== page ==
America’s Deadliest Home Video

America's Deadliest Home Video_POSTERBeing the first to do something doesn’t necessarily make it great. There’s a reason this reviewer has Wu Tang Clan on in the background and not say, Kurtis Blow.

America’s Deadliest Home Video is arguably the first modern found footage horror. But is it great?

Pedants may quibble; Cannibal Holocaust is really the first of its type, they may say. However, America’s Deadliest Home Video uses the conceit the whole way through. Props for that. And no Gravol required.

And as director Jack Perez notes in the extras (and take note here all you found footage filmmakers): much of this film was carefully mapped out. There were long, involved takes…basically, a lot of actual film-making going on. You don’t expect a filmmaker waxing poetic about Hitch’s work in Rope, when you figure this thing cost under $10,000 to make, but that flick partly inspired ADHV.

America’s Deadliest Home Video isn’t some lunatic auteur putting together a video scrapbook for his crawlspace nor some middle class homeowner trying to capture ghosts on film as we’ve grown accustomed to seeing in many a found footage snooze-fest.

Here, it’s filmmaker Dougie (played by Partridge Family kid-bassist Danny Bonaduce) who’s kidnapped by a tripartite gang of trigger happy convenience store bandits, the so-called Clint Dryer Gang. They want him to record for posterity the crime wave they’re perpetrating across the cheese state of Wisconsin.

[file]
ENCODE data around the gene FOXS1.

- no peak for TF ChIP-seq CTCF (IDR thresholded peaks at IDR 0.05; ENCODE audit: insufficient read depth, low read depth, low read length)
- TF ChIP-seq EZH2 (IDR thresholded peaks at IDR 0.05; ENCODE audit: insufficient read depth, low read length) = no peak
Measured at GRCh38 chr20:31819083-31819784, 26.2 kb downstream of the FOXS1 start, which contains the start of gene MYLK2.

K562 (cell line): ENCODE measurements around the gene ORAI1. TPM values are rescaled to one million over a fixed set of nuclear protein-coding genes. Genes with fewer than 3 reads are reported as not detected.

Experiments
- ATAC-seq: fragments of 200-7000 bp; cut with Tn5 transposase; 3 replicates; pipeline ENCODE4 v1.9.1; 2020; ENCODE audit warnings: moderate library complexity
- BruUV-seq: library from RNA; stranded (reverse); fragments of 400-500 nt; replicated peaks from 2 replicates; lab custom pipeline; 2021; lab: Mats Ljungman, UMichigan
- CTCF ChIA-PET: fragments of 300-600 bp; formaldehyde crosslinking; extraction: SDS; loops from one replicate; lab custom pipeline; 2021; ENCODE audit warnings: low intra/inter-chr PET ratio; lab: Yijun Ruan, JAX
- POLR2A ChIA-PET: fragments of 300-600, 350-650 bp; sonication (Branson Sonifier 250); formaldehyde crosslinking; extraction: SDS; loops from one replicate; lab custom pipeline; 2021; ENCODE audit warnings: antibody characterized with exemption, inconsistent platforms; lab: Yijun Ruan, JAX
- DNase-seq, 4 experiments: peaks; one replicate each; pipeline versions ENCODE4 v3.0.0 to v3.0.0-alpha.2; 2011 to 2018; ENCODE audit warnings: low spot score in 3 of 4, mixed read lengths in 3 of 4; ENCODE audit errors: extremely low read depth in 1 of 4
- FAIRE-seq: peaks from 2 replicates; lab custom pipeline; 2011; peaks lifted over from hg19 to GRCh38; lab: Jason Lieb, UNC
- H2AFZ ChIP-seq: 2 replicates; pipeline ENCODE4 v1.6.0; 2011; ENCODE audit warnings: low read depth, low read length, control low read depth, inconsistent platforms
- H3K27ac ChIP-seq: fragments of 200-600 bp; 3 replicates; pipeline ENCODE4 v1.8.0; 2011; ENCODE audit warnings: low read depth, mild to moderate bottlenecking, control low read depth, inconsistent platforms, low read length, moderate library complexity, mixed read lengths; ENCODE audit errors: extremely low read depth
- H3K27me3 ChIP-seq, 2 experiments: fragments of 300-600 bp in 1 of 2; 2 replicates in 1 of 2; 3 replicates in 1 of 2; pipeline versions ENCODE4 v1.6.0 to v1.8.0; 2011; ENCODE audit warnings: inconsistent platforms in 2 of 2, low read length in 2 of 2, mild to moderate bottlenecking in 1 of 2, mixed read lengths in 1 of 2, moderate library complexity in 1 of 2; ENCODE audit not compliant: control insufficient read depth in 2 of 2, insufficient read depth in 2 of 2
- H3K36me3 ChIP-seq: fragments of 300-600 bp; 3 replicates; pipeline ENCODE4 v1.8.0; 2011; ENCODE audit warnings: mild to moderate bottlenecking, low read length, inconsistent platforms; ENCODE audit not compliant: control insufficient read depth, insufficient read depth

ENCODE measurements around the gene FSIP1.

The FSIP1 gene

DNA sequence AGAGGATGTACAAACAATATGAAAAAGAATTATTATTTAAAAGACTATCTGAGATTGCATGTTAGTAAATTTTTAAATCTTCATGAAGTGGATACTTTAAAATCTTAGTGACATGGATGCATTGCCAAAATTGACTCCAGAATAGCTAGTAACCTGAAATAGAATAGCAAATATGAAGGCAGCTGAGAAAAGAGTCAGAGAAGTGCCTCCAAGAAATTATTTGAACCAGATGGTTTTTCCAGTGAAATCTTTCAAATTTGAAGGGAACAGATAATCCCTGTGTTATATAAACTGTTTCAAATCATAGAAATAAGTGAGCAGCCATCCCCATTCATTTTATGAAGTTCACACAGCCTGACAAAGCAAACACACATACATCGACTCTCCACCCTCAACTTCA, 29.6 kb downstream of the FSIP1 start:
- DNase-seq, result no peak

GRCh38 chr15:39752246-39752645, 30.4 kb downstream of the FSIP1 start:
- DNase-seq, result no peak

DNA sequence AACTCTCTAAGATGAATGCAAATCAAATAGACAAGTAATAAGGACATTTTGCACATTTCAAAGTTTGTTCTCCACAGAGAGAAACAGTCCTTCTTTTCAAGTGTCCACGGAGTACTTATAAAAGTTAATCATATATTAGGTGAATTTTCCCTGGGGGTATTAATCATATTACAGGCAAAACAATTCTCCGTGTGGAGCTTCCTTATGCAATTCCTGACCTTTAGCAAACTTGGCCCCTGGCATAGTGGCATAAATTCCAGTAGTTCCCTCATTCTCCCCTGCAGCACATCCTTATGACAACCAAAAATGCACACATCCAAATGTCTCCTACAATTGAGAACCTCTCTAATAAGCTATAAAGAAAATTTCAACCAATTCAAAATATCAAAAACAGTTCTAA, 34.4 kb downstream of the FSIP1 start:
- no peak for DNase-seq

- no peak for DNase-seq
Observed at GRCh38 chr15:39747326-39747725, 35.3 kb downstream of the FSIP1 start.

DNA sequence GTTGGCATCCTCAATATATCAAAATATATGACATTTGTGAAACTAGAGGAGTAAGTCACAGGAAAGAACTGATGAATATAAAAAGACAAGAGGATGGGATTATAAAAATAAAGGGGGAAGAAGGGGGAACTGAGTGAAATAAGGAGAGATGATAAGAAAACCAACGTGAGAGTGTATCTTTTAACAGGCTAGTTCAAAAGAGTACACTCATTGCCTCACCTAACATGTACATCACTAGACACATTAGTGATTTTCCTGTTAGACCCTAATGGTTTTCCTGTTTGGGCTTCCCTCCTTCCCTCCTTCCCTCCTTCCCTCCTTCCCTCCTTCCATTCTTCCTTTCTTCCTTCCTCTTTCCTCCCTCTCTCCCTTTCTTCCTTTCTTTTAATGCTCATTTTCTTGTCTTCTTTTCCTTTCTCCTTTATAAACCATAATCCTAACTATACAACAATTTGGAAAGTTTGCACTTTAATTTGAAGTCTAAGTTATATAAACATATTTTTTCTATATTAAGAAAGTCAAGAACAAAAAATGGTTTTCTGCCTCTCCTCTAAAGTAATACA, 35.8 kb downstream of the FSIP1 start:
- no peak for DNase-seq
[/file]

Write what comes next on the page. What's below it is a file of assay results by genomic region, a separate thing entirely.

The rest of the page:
America's Deadliest Home VideoWhat’s neat about this is yes, just how planned out the shots are, but mostly how character driven, naturalistic and smart it is.

Everyone wants to be a filmmaker. (Really Awful Movies writers are guilty of this as well.) Here, the bandits frequently try their hand at getting their artistic ya ya’s out by getting behind the camera and asking Dougie for tips.

Ponytailed Clint is a sadist recently out of the joint and barely able to control his charges. Mollena Williams is amazing as dreadlocked sharpshooter Vezna, always pressing Clint for missions much more perilous than their small town capers. Melora Walters is engaging as Clint’s on-again, off-again love interest, who takes an interest in their ginger prisoner. And nebbish Dougie is not as geeky as he seems.  We follow the threesome as they rob boaters, gas stations, video stores and even as they enjoy some downtime with some bowling and weed R&R with their captive.

Cheap as it is, this one has an unexpected Natural Born Killers vibe to it.

The denouement is a little iffy and awkward, but all and all, there’s no way in hell this should be as good as it is.

*** (out of 5)


Published by Really Awful Movies

Genre film reviewers covering horror and action films. Books include: Mine's Bigger Than Yours! The 100 Wackiest Action Movies and Death by Umbrella! The 100 Weirdest Horror Movie Weapons.

4 thoughts on “America’s Deadliest Home Video

  1. I know it’s only a brief portion of the movie, but the home video part of Henry: Portrait of a Serial Killer is disturbing. I’ve never seen this one, but that’s what I pictured when I heard the title.


  2. The robbery scene in Henry is one of the more disturbing scenes in the annals of horror. This one is not particularly over-the-top in terms of gore…it’s an interesting experiment.


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